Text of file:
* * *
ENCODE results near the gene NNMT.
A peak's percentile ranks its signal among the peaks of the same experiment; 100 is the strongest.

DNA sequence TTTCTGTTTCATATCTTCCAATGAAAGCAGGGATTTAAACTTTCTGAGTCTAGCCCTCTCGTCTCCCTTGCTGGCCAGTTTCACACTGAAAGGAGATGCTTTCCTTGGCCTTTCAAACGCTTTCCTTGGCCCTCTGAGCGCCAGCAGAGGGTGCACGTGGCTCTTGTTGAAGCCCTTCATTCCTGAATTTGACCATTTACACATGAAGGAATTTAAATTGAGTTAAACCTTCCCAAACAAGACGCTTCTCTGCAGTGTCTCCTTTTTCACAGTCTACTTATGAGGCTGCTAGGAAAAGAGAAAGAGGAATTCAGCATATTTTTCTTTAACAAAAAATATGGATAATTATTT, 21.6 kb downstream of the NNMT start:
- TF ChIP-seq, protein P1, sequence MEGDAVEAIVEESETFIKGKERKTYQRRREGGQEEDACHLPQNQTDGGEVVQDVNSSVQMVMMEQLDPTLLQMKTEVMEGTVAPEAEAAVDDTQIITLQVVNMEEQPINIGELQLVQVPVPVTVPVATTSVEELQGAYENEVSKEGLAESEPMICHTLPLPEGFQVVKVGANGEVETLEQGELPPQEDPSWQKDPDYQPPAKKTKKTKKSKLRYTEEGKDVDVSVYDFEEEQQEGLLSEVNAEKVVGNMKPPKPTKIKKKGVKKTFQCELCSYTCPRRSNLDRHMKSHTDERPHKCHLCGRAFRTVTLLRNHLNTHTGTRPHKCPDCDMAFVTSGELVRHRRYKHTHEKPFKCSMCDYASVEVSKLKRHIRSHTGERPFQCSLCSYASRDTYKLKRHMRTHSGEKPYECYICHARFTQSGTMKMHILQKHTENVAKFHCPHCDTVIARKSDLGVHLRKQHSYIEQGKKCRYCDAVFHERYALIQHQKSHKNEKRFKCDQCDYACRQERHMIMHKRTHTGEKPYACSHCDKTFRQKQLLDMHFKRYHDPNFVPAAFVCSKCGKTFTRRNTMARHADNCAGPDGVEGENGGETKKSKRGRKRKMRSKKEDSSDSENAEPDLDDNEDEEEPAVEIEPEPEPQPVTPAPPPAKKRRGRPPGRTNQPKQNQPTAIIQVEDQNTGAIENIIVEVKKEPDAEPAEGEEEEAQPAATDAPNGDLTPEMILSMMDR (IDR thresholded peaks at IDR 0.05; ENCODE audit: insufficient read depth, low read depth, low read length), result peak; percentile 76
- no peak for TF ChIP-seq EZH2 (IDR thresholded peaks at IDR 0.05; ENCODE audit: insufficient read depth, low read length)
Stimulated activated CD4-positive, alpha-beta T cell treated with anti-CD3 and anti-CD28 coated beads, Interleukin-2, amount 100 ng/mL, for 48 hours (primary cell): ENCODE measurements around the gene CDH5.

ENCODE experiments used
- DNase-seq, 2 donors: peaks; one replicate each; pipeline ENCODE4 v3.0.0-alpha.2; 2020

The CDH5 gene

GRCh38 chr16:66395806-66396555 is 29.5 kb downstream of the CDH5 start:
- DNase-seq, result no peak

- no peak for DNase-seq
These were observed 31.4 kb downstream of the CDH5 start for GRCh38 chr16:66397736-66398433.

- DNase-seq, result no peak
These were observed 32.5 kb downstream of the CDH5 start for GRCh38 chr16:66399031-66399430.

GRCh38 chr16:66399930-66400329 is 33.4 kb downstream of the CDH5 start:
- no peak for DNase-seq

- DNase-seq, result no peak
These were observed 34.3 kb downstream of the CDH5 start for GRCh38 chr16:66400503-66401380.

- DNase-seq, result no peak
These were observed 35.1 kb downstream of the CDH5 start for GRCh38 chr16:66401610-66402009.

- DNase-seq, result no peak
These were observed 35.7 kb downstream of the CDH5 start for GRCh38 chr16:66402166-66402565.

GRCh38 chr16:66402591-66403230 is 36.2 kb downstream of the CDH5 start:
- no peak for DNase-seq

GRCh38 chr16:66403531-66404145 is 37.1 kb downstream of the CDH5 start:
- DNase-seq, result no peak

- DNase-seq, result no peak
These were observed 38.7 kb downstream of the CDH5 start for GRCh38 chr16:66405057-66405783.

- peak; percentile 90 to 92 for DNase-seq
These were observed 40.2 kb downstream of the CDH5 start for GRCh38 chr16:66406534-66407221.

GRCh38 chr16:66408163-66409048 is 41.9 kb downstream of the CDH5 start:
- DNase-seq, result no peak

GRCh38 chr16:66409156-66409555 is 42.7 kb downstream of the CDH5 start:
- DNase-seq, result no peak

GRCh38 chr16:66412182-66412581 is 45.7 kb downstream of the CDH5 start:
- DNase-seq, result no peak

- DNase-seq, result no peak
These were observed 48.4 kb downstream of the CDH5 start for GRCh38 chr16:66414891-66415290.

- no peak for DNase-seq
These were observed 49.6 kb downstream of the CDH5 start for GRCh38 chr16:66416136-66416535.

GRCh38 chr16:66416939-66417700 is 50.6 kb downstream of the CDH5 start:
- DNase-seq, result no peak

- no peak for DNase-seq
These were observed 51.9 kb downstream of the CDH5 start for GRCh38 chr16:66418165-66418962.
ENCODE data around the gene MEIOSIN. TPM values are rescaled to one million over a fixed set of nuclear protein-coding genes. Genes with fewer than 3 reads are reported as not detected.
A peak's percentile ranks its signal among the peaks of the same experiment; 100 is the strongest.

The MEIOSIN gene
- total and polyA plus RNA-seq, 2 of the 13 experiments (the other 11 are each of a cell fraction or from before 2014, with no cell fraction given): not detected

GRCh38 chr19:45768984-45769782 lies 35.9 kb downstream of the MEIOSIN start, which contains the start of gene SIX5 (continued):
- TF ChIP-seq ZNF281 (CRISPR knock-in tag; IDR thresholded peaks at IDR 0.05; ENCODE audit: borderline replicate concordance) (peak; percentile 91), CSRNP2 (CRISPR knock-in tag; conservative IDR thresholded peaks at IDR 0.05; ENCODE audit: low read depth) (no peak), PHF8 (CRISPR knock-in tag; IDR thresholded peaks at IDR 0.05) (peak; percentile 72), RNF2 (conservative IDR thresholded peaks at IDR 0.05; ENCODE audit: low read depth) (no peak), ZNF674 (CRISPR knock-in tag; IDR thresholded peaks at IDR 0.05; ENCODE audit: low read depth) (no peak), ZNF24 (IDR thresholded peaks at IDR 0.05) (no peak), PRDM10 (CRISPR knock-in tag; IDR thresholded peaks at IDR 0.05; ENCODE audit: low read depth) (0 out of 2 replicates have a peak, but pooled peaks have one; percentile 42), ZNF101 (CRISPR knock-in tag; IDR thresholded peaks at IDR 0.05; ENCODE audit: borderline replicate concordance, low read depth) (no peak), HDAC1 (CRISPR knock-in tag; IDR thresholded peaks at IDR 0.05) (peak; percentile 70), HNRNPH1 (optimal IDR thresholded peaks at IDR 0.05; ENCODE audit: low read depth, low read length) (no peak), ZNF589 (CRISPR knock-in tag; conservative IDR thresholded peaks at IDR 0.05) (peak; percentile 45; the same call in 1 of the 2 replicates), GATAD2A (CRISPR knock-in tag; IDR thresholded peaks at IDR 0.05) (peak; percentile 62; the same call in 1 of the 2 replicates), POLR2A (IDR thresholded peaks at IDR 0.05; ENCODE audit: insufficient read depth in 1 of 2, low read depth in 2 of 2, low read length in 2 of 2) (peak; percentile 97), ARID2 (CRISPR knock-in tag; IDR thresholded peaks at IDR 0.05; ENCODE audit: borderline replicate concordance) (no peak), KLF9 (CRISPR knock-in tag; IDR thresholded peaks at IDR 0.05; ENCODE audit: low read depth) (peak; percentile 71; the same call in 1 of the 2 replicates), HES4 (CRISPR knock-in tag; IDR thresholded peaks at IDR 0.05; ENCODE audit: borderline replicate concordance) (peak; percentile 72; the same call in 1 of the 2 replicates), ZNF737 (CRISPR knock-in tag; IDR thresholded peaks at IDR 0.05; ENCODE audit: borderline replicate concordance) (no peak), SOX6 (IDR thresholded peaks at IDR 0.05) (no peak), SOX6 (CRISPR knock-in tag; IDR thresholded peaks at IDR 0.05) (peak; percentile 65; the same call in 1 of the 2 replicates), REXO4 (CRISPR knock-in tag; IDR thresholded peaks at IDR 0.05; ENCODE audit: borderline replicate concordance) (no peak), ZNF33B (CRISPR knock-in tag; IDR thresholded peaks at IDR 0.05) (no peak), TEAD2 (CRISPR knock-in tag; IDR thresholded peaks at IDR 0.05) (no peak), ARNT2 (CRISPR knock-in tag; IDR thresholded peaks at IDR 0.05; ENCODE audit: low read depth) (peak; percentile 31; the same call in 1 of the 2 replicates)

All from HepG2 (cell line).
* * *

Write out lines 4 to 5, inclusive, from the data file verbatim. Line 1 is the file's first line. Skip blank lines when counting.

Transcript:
- TF ChIP-seq, protein P1, sequence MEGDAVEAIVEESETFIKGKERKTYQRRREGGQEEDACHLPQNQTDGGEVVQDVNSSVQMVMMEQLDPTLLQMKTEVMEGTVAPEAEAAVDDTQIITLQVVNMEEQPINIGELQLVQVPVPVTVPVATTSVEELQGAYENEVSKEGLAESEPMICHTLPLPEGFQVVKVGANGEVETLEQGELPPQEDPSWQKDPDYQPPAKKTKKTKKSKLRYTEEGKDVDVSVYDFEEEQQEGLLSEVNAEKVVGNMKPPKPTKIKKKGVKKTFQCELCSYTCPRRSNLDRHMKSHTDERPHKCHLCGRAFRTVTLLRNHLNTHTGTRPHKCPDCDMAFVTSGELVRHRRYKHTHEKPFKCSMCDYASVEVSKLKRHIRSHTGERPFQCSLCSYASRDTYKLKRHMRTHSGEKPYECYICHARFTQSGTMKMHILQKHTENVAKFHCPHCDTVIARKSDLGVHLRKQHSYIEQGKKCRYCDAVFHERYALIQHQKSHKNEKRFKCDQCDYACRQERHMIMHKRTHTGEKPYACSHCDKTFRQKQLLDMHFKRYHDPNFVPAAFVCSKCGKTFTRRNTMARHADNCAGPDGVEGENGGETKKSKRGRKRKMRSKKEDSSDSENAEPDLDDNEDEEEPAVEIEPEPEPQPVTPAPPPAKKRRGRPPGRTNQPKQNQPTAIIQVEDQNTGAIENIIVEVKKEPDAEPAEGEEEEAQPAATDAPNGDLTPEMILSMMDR (IDR thresholded peaks at IDR 0.05; ENCODE audit: insufficient read depth, low read depth, low read length), result peak; percentile 76
- no peak for TF ChIP-seq EZH2 (IDR thresholded peaks at IDR 0.05; ENCODE audit: insufficient read depth, low read length)